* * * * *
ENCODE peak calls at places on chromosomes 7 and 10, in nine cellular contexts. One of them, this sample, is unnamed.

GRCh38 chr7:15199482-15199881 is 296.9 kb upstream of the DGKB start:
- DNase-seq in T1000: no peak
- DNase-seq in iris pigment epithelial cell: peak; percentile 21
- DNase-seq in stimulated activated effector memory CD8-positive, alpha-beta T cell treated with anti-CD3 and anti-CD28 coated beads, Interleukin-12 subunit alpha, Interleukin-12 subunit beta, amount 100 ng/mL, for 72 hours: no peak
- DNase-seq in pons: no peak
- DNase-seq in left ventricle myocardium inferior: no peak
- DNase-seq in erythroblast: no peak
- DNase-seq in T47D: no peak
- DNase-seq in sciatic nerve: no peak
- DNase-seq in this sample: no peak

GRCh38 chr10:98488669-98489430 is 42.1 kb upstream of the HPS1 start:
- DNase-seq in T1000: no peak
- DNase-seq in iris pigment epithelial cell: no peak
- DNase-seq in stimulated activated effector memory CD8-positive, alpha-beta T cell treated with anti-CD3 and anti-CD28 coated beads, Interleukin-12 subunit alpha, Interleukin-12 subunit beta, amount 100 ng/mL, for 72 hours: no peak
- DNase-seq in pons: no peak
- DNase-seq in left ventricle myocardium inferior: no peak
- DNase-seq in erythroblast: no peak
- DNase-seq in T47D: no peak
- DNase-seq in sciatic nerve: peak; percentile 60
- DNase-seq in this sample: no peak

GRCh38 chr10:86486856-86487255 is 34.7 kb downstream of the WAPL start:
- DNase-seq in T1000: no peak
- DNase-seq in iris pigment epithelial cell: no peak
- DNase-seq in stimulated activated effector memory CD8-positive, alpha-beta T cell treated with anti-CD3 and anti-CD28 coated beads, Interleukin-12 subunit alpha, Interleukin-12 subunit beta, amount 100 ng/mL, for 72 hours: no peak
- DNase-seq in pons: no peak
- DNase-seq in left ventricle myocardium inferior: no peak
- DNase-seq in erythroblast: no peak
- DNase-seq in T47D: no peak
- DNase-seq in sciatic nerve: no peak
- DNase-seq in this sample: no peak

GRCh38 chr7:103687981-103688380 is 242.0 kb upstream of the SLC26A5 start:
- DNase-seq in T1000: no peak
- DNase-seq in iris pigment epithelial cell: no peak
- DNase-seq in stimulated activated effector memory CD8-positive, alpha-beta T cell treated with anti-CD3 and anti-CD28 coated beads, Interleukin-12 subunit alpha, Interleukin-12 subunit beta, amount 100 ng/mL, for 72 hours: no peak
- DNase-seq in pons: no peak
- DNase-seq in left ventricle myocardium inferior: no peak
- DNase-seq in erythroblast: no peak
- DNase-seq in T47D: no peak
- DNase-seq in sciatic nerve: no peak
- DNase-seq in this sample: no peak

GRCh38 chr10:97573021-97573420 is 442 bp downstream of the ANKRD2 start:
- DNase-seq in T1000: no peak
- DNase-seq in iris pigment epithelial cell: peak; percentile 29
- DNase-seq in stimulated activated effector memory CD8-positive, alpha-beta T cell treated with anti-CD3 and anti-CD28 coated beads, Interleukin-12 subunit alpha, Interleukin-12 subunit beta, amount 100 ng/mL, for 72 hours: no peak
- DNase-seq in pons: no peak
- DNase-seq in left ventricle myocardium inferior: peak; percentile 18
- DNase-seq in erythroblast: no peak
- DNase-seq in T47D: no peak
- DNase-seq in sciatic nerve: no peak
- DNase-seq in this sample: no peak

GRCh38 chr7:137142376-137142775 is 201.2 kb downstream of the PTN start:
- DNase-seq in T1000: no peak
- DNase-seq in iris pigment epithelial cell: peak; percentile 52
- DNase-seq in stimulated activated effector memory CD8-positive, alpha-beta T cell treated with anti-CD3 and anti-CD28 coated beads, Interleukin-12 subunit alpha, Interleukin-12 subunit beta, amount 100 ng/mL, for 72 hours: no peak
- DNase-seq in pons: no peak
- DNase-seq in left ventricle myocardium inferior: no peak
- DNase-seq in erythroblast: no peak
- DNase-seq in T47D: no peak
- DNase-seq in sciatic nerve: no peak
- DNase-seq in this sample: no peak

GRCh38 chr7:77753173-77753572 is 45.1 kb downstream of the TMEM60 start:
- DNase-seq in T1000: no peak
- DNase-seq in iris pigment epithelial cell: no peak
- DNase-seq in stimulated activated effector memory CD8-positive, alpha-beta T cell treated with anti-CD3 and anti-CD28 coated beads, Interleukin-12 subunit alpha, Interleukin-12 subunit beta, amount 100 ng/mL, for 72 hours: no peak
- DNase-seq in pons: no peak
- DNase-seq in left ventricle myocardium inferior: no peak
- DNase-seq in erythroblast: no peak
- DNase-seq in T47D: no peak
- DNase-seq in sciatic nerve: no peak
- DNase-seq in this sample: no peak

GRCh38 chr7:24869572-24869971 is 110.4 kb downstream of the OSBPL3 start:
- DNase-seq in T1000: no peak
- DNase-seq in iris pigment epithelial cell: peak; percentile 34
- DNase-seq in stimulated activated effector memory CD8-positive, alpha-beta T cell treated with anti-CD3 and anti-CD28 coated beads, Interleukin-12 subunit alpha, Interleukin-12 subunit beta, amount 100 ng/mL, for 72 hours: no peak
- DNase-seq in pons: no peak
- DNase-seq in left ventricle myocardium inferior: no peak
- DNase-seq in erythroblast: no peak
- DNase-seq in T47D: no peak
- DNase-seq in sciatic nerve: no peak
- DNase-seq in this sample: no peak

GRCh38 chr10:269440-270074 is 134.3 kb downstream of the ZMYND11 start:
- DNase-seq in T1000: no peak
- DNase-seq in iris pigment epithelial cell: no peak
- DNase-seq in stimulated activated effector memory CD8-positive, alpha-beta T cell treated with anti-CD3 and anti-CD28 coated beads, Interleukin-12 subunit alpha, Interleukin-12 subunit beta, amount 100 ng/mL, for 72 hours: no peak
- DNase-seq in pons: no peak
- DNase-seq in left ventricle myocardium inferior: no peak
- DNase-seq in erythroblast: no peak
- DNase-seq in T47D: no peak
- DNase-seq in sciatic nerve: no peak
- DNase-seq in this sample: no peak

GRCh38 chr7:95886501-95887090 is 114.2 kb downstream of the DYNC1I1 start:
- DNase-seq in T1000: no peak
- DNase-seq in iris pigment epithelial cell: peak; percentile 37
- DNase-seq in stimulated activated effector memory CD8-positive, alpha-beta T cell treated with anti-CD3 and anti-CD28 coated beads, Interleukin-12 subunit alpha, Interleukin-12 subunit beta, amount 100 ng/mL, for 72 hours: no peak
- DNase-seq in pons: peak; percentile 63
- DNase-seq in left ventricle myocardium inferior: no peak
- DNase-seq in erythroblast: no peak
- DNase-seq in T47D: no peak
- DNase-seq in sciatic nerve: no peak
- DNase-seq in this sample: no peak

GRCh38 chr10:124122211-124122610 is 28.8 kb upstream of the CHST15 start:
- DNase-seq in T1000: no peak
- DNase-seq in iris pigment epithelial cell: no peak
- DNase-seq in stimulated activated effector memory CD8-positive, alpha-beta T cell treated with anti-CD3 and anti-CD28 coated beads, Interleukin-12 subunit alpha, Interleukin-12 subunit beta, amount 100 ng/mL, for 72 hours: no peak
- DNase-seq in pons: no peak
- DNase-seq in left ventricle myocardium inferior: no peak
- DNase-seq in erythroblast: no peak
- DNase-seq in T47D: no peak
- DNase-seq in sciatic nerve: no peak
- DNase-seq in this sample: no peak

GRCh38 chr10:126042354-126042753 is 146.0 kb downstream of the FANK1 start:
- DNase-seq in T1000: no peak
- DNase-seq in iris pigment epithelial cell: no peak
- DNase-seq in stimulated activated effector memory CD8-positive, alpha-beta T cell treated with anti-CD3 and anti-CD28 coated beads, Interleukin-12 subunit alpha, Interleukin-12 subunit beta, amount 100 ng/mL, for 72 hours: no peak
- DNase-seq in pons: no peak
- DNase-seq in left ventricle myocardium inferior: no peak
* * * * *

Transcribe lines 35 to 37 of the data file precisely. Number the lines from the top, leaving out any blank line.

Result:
- DNase-seq in stimulated activated effector memory CD8-positive, alpha-beta T cell treated with anti-CD3 and anti-CD28 coated beads, Interleukin-12 subunit alpha, Interleukin-12 subunit beta, amount 100 ng/mL, for 72 hours: no peak
- DNase-seq in pons: no peak
- DNase-seq in left ventricle myocardium inferior: no peak